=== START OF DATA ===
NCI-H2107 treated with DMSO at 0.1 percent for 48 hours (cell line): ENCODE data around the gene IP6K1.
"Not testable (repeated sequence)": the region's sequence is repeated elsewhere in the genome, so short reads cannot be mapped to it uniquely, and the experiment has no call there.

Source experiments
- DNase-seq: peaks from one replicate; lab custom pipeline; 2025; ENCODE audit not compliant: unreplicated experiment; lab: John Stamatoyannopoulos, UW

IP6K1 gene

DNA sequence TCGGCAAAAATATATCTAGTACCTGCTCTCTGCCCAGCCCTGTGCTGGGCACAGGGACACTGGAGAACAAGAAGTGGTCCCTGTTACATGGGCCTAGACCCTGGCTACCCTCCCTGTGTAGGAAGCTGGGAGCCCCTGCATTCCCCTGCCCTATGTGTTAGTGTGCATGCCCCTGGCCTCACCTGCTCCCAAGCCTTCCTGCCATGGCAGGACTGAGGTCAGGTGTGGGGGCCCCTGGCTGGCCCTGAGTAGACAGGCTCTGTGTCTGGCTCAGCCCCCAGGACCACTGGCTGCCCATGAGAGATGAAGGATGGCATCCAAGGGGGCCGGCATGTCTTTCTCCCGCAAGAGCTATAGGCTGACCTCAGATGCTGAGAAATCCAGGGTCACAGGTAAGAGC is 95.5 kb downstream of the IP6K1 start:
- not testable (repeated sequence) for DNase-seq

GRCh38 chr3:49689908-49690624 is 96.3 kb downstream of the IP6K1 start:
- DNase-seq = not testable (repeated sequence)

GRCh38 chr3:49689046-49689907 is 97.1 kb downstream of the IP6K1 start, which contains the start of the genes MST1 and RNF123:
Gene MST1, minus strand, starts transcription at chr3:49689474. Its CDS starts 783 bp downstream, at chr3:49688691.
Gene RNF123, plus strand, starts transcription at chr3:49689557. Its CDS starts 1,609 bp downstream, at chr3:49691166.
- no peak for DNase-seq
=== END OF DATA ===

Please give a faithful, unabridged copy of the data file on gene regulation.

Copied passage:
NCI-H2107 treated with DMSO at 0.1 percent for 48 hours (cell line): ENCODE data around the gene IP6K1.
"Not testable (repeated sequence)": the region's sequence is repeated elsewhere in the genome, so short reads cannot be mapped to it uniquely, and the experiment has no call there.

Source experiments
- DNase-seq: peaks from one replicate; lab custom pipeline; 2025; ENCODE audit not compliant: unreplicated experiment; lab: John Stamatoyannopoulos, UW

IP6K1 gene

DNA sequence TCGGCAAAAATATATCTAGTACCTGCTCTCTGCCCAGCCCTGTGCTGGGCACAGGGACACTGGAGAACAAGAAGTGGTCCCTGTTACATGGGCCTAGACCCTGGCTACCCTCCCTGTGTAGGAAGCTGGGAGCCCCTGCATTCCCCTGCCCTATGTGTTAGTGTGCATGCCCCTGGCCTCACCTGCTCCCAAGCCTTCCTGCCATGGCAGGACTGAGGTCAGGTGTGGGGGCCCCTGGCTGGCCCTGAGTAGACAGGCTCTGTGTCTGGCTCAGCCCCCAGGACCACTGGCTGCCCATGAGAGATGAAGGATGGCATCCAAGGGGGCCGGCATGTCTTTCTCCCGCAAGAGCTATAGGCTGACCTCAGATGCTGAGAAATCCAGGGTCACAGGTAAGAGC is 95.5 kb downstream of the IP6K1 start:
- not testable (repeated sequence) for DNase-seq

GRCh38 chr3:49689908-49690624 is 96.3 kb downstream of the IP6K1 start:
- DNase-seq = not testable (repeated sequence)

GRCh38 chr3:49689046-49689907 is 97.1 kb downstream of the IP6K1 start, which contains the start of the genes MST1 and RNF123:
Gene MST1, minus strand, starts transcription at chr3:49689474. Its CDS starts 783 bp downstream, at chr3:49688691.
Gene RNF123, plus strand, starts transcription at chr3:49689557. Its CDS starts 1,609 bp downstream, at chr3:49691166.
- no peak for DNase-seq